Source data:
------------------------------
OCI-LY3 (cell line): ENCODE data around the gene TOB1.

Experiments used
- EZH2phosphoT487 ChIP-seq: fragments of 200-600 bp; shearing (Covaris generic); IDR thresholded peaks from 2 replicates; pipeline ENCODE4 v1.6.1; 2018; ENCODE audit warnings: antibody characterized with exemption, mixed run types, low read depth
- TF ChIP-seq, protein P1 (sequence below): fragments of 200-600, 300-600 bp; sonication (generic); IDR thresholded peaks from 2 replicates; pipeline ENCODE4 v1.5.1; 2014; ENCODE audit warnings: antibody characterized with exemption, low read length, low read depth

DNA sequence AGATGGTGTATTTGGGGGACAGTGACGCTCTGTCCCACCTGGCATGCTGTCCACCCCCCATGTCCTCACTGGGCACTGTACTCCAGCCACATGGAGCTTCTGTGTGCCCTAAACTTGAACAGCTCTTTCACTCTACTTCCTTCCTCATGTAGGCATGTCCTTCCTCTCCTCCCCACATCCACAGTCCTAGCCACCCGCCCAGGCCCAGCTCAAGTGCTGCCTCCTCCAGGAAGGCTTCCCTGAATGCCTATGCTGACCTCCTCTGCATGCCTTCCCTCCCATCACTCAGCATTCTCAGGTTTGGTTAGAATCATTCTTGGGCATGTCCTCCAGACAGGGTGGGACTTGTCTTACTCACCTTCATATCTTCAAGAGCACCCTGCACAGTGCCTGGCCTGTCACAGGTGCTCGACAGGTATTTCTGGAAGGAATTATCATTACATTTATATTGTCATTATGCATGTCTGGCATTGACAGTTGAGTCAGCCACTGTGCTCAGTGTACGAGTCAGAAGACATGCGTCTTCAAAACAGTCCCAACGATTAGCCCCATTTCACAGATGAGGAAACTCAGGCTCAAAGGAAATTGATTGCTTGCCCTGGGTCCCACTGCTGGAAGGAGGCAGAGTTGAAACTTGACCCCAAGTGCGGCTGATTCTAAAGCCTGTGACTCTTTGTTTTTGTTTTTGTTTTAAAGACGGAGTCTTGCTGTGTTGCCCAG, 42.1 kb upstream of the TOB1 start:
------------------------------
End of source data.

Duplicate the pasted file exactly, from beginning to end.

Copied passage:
OCI-LY3 (cell line): ENCODE data around the gene TOB1.

Experiments used
- EZH2phosphoT487 ChIP-seq: fragments of 200-600 bp; shearing (Covaris generic); IDR thresholded peaks from 2 replicates; pipeline ENCODE4 v1.6.1; 2018; ENCODE audit warnings: antibody characterized with exemption, mixed run types, low read depth
- TF ChIP-seq, protein P1 (sequence below): fragments of 200-600, 300-600 bp; sonication (generic); IDR thresholded peaks from 2 replicates; pipeline ENCODE4 v1.5.1; 2014; ENCODE audit warnings: antibody characterized with exemption, low read length, low read depth

DNA sequence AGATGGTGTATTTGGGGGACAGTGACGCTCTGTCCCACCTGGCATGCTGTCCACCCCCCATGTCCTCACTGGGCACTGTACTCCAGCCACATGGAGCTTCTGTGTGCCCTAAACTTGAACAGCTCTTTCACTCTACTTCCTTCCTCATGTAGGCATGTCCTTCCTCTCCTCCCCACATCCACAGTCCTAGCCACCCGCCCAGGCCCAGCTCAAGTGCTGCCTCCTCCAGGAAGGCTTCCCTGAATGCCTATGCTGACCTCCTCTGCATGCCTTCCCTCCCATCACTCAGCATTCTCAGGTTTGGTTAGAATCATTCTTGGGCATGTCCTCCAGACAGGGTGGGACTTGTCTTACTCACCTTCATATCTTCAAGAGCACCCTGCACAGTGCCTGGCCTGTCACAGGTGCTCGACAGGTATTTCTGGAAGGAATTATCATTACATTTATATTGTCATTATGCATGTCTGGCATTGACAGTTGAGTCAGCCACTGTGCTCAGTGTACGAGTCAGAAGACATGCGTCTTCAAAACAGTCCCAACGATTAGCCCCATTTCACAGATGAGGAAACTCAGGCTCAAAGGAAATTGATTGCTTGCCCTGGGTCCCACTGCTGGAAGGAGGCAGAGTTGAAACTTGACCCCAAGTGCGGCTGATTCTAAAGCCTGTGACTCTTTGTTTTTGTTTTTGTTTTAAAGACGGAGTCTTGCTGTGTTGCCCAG, 42.1 kb upstream of the TOB1 start: